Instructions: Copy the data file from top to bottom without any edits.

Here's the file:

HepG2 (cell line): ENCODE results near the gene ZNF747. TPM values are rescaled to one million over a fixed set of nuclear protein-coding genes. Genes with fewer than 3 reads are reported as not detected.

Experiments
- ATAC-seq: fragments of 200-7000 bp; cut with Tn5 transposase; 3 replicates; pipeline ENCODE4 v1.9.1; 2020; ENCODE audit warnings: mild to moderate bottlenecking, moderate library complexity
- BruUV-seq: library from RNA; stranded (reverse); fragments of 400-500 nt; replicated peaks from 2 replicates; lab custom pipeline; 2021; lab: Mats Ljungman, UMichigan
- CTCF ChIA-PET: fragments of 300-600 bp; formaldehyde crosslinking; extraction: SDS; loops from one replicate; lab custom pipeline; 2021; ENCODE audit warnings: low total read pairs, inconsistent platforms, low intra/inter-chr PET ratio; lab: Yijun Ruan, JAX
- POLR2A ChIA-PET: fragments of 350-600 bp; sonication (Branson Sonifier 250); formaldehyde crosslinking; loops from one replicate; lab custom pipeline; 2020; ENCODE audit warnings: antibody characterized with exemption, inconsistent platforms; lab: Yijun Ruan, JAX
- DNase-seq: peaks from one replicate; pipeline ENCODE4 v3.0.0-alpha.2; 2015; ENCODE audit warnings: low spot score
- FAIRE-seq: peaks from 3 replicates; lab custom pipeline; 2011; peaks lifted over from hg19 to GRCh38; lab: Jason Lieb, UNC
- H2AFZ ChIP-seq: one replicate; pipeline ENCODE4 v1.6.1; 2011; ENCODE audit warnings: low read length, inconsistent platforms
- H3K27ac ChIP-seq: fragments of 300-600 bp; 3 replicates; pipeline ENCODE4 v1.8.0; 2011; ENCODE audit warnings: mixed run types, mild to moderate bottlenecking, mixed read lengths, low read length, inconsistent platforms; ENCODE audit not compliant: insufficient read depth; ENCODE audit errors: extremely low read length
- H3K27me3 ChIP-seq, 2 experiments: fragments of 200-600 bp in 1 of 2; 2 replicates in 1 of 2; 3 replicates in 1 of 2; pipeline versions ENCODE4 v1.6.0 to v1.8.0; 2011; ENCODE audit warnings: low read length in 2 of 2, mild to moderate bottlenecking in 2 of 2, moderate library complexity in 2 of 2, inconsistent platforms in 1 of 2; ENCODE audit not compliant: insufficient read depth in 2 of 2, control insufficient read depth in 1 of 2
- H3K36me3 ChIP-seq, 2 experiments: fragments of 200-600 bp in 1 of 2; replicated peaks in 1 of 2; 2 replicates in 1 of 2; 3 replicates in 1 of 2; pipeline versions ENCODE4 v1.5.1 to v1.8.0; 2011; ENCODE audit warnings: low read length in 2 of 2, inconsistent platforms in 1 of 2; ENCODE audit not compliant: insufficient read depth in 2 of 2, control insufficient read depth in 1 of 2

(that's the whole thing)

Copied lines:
HepG2 (cell line): ENCODE results near the gene ZNF747. TPM values are rescaled to one million over a fixed set of nuclear protein-coding genes. Genes with fewer than 3 reads are reported as not detected.

Experiments
- ATAC-seq: fragments of 200-7000 bp; cut with Tn5 transposase; 3 replicates; pipeline ENCODE4 v1.9.1; 2020; ENCODE audit warnings: mild to moderate bottlenecking, moderate library complexity
- BruUV-seq: library from RNA; stranded (reverse); fragments of 400-500 nt; replicated peaks from 2 replicates; lab custom pipeline; 2021; lab: Mats Ljungman, UMichigan
- CTCF ChIA-PET: fragments of 300-600 bp; formaldehyde crosslinking; extraction: SDS; loops from one replicate; lab custom pipeline; 2021; ENCODE audit warnings: low total read pairs, inconsistent platforms, low intra/inter-chr PET ratio; lab: Yijun Ruan, JAX
- POLR2A ChIA-PET: fragments of 350-600 bp; sonication (Branson Sonifier 250); formaldehyde crosslinking; loops from one replicate; lab custom pipeline; 2020; ENCODE audit warnings: antibody characterized with exemption, inconsistent platforms; lab: Yijun Ruan, JAX
- DNase-seq: peaks from one replicate; pipeline ENCODE4 v3.0.0-alpha.2; 2015; ENCODE audit warnings: low spot score
- FAIRE-seq: peaks from 3 replicates; lab custom pipeline; 2011; peaks lifted over from hg19 to GRCh38; lab: Jason Lieb, UNC
- H2AFZ ChIP-seq: one replicate; pipeline ENCODE4 v1.6.1; 2011; ENCODE audit warnings: low read length, inconsistent platforms
- H3K27ac ChIP-seq: fragments of 300-600 bp; 3 replicates; pipeline ENCODE4 v1.8.0; 2011; ENCODE audit warnings: mixed run types, mild to moderate bottlenecking, mixed read lengths, low read length, inconsistent platforms; ENCODE audit not compliant: insufficient read depth; ENCODE audit errors: extremely low read length
- H3K27me3 ChIP-seq, 2 experiments: fragments of 200-600 bp in 1 of 2; 2 replicates in 1 of 2; 3 replicates in 1 of 2; pipeline versions ENCODE4 v1.6.0 to v1.8.0; 2011; ENCODE audit warnings: low read length in 2 of 2, mild to moderate bottlenecking in 2 of 2, moderate library complexity in 2 of 2, inconsistent platforms in 1 of 2; ENCODE audit not compliant: insufficient read depth in 2 of 2, control insufficient read depth in 1 of 2
- H3K36me3 ChIP-seq, 2 experiments: fragments of 200-600 bp in 1 of 2; replicated peaks in 1 of 2; 2 replicates in 1 of 2; 3 replicates in 1 of 2; pipeline versions ENCODE4 v1.5.1 to v1.8.0; 2011; ENCODE audit warnings: low read length in 2 of 2, inconsistent platforms in 1 of 2; ENCODE audit not compliant: insufficient read depth in 2 of 2, control insufficient read depth in 1 of 2